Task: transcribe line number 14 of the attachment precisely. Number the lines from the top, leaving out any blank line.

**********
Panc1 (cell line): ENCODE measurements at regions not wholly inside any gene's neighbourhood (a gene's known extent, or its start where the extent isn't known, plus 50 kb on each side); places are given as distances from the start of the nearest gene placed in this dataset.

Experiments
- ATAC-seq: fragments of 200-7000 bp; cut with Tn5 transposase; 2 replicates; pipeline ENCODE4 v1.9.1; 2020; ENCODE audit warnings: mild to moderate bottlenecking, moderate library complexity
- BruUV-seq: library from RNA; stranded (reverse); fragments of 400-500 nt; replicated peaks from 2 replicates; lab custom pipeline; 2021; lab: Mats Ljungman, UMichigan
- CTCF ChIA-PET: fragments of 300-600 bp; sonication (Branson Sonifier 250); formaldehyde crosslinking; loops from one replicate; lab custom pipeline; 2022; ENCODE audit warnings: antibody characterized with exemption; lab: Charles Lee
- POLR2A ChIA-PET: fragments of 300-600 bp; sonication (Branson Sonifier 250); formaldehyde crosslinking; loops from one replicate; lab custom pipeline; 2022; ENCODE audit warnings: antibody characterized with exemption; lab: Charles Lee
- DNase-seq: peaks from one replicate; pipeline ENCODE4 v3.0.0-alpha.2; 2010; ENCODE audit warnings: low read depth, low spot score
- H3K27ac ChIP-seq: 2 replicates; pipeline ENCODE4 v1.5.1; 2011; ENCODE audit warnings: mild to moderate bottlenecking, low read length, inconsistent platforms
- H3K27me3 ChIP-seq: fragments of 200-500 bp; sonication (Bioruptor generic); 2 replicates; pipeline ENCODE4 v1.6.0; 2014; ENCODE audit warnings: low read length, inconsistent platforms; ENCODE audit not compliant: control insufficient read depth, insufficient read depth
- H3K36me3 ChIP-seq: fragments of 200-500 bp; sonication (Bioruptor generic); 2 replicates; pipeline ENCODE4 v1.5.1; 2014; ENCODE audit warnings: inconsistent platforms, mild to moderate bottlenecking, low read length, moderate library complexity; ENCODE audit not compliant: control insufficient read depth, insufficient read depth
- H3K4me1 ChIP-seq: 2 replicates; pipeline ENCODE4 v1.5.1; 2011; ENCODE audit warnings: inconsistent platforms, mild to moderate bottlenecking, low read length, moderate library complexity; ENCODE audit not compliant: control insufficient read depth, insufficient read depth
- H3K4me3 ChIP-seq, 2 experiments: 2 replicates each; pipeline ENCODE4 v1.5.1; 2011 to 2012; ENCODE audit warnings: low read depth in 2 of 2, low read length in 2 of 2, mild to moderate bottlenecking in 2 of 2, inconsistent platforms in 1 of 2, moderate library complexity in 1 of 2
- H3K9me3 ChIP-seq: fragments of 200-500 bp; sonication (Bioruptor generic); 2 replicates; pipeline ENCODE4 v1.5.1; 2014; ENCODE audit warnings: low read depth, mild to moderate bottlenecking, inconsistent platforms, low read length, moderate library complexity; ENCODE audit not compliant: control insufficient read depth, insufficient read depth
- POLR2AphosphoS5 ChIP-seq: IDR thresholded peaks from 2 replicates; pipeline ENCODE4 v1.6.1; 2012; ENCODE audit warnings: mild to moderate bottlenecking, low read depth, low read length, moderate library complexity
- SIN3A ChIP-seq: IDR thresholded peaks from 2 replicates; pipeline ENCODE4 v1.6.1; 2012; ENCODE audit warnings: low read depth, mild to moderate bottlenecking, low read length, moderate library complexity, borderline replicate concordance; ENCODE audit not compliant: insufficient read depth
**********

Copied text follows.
- POLR2AphosphoS5 ChIP-seq: IDR thresholded peaks from 2 replicates; pipeline ENCODE4 v1.6.1; 2012; ENCODE audit warnings: mild to moderate bottlenecking, low read depth, low read length, moderate library complexity